What It Does: It is specified that the paint does not need a primer as it will stick to almost anything, even varnished furniture.  It is suitable for both interior and exterior usage and is also environmentally friendly.  It was originally created to be used on furniture to give that wonderfully elegant distressed look easily.  There are 24 historical decorative colors that were inspired by 18th century European furniture.  The colors can be intermixed, used as a wash and each has a matte chalk finish.  There is also a clear wax and dark/rustic wax available to add more durability and patina to your surface.  Chalk Paint can also be topcoated.

Annie Sloan Chalk Paint

Chalk Paint Color Chart

Where To Get It: There are many studios in the United States that carry both the paint and waxes.  The cost averages approximately $38.95/quart — they do say it goes a long way and there is no additional primer cost.

Annie Sloan Chalk Paint Annie Sloan Chalk Paint

Image on Left from Annie Sloan and Image on Right from Maison Decor

I did find three wonderful blogs who gave an overview and shared images of their experience with Chalk Paint:  Miss Mustard SeedMaison Decor and Perfectly Imperfect.  I gathered information from them as well as the Annie Sloan website.  Annie Sloan Paint also has a Facebook Page as well as a Twitter accountHuge thanks to Michelle Delgado of Wonderfaux Studio in Texas who mailed colorations and information to me as well.  (It takes a village, dear Readers.)  She’s running some great specials on both the materials as well as a great Starter Kit.  Hope you enjoyed this information — and let me know if you’ve tried and/or plan to try Chalk Paint!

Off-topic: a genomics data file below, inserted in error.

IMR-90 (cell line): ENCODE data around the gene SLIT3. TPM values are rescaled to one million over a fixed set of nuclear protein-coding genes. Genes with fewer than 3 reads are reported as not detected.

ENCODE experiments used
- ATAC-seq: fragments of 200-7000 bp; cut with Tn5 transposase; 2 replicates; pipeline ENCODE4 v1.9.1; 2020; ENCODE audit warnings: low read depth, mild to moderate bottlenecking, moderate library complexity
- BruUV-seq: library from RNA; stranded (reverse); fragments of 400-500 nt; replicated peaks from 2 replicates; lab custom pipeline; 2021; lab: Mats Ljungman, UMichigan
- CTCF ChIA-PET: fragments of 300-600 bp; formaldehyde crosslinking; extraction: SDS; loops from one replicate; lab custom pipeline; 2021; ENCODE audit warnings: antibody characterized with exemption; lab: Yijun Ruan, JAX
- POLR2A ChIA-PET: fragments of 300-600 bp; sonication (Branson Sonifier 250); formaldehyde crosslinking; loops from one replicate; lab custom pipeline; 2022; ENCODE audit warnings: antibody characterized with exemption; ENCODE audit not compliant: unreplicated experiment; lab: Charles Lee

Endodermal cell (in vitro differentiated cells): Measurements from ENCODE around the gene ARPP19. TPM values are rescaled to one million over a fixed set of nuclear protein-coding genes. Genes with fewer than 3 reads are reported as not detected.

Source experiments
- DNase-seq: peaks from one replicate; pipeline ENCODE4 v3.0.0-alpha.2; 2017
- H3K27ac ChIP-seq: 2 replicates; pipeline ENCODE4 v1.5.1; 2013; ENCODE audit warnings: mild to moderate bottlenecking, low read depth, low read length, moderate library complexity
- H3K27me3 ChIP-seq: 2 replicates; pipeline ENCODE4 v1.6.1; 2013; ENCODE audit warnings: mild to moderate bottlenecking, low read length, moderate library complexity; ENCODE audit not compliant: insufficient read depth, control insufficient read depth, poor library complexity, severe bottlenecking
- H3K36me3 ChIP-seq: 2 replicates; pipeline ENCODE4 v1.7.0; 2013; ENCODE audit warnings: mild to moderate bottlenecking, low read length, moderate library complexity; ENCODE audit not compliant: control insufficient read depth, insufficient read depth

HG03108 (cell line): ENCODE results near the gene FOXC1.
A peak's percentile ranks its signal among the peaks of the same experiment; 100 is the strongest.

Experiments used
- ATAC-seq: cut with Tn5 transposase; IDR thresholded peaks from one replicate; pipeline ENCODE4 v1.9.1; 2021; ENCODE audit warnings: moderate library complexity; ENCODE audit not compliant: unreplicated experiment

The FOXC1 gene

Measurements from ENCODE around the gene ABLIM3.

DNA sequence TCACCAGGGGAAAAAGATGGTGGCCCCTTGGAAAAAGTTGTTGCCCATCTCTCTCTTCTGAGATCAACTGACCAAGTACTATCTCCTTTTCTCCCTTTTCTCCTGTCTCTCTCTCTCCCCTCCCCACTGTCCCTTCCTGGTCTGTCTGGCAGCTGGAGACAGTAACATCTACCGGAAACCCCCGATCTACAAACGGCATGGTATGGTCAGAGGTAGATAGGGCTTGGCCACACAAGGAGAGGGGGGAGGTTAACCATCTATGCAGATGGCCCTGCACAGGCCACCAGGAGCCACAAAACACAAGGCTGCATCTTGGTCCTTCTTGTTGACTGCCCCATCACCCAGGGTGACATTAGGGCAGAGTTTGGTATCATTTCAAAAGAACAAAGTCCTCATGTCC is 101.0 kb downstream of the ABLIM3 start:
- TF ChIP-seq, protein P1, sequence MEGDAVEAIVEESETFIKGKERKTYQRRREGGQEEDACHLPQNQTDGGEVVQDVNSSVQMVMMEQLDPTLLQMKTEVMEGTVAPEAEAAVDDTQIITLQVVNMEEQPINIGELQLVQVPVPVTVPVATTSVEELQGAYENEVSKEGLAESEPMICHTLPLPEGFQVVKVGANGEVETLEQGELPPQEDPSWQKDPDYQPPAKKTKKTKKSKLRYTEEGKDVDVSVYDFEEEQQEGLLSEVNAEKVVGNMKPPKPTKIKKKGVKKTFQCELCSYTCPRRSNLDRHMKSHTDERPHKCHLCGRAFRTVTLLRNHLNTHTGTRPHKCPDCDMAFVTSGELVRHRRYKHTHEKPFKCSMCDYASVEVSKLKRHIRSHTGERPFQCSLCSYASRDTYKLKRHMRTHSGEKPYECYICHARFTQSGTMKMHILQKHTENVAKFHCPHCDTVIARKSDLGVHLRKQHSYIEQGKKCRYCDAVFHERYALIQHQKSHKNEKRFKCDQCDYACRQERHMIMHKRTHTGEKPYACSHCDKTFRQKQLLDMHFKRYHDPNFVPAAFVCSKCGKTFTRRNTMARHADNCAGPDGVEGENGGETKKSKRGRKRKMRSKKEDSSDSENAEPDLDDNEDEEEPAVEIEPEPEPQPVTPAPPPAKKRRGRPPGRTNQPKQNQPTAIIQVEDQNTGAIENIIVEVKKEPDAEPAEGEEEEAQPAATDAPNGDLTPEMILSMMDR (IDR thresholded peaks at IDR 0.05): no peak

21 Apr

An Ornamental Ceiling from the Past

Chicago has been a major center for American architecture since the late 19th century. The city’s most important early architects, Louis Sullivan, and his partner, Dankmar Adler, designed the Chicago Stock Exchange, built from 1893 to 1894. When the original Stock Exchange was demolished in 1972, sections of Sullivan’s elaborate stenciled decorations, molded plaster capitals, and art glass were preserved from the Trading Room. Using these fragments, the Art Institute was able to reconstruct the Trading Room in its new Rubloff Building, constructed between 1976 and 1977.

So says the Art Institute of Chicago’s site on this magnificent exhibit.  The exhibit is a huge reconstructed area you walk into to see all the stenciling and magnificent ornamental work.  It’s a must-see.

chicago stock exchange trading room

The Chicago Stock Exchange Trading Room

Here are some shots I took — most came out fuzzy and what came out of my mouth was not fuzzy either.  (We’re not allowed to take tripods into the museum.)  I hope you can see the patterns enough to appreciate how beautiful they are.  So sorry…

stenciling on a ceiling

ornamental patterns on ceilings

ornamental stencils on a ceiling

Here is another pic from the museum site.  It is stenciled — and I always wonder who did the actual work.  It’s accredited to a firm called Healy and Millet, stained-glass artisans who did just a little more work than that apparently.  I found just a bit on info on them.  I’ll be looking for more since they have piqued my interest.

adler and sullivan stencil pattern